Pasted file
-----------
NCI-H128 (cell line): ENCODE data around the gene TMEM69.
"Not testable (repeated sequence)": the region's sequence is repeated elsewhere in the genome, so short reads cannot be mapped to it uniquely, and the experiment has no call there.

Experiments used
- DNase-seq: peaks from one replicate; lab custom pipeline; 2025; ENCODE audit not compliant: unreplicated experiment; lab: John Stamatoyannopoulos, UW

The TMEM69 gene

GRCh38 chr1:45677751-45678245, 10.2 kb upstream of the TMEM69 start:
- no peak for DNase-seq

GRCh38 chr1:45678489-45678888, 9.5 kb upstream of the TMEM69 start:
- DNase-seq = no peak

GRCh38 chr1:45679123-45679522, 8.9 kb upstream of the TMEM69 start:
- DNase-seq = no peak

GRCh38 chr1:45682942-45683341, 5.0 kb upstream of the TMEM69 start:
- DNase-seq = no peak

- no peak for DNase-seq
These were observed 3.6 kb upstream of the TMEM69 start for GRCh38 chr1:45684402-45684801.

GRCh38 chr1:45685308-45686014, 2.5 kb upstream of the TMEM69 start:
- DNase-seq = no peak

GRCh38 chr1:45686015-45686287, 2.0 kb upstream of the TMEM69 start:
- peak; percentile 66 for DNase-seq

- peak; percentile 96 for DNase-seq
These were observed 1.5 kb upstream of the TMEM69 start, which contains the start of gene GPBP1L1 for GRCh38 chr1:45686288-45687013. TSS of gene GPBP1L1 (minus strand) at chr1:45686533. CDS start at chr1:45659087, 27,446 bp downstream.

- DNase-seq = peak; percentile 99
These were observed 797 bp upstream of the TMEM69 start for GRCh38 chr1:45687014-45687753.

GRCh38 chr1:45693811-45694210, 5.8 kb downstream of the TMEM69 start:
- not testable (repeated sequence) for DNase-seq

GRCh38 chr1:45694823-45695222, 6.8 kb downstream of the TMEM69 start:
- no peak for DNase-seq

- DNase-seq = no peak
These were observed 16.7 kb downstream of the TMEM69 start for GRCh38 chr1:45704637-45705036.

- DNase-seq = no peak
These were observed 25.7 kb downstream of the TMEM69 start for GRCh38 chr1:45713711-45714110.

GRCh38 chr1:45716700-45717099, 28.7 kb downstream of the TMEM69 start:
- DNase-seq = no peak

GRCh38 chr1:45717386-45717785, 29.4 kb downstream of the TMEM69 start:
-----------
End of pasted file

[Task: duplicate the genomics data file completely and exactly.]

NCI-H128 (cell line): ENCODE data around the gene TMEM69.
"Not testable (repeated sequence)": the region's sequence is repeated elsewhere in the genome, so short reads cannot be mapped to it uniquely, and the experiment has no call there.

Experiments used
- DNase-seq: peaks from one replicate; lab custom pipeline; 2025; ENCODE audit not compliant: unreplicated experiment; lab: John Stamatoyannopoulos, UW

The TMEM69 gene

GRCh38 chr1:45677751-45678245, 10.2 kb upstream of the TMEM69 start:
- no peak for DNase-seq

GRCh38 chr1:45678489-45678888, 9.5 kb upstream of the TMEM69 start:
- DNase-seq = no peak

GRCh38 chr1:45679123-45679522, 8.9 kb upstream of the TMEM69 start:
- DNase-seq = no peak

GRCh38 chr1:45682942-45683341, 5.0 kb upstream of the TMEM69 start:
- DNase-seq = no peak

- no peak for DNase-seq
These were observed 3.6 kb upstream of the TMEM69 start for GRCh38 chr1:45684402-45684801.

GRCh38 chr1:45685308-45686014, 2.5 kb upstream of the TMEM69 start:
- DNase-seq = no peak

GRCh38 chr1:45686015-45686287, 2.0 kb upstream of the TMEM69 start:
- peak; percentile 66 for DNase-seq

- peak; percentile 96 for DNase-seq
These were observed 1.5 kb upstream of the TMEM69 start, which contains the start of gene GPBP1L1 for GRCh38 chr1:45686288-45687013. TSS of gene GPBP1L1 (minus strand) at chr1:45686533. CDS start at chr1:45659087, 27,446 bp downstream.

- DNase-seq = peak; percentile 99
These were observed 797 bp upstream of the TMEM69 start for GRCh38 chr1:45687014-45687753.

GRCh38 chr1:45693811-45694210, 5.8 kb downstream of the TMEM69 start:
- not testable (repeated sequence) for DNase-seq

GRCh38 chr1:45694823-45695222, 6.8 kb downstream of the TMEM69 start:
- no peak for DNase-seq

- DNase-seq = no peak
These were observed 16.7 kb downstream of the TMEM69 start for GRCh38 chr1:45704637-45705036.

- DNase-seq = no peak
These were observed 25.7 kb downstream of the TMEM69 start for GRCh38 chr1:45713711-45714110.

GRCh38 chr1:45716700-45717099, 28.7 kb downstream of the TMEM69 start:
- DNase-seq = no peak

GRCh38 chr1:45717386-45717785, 29.4 kb downstream of the TMEM69 start: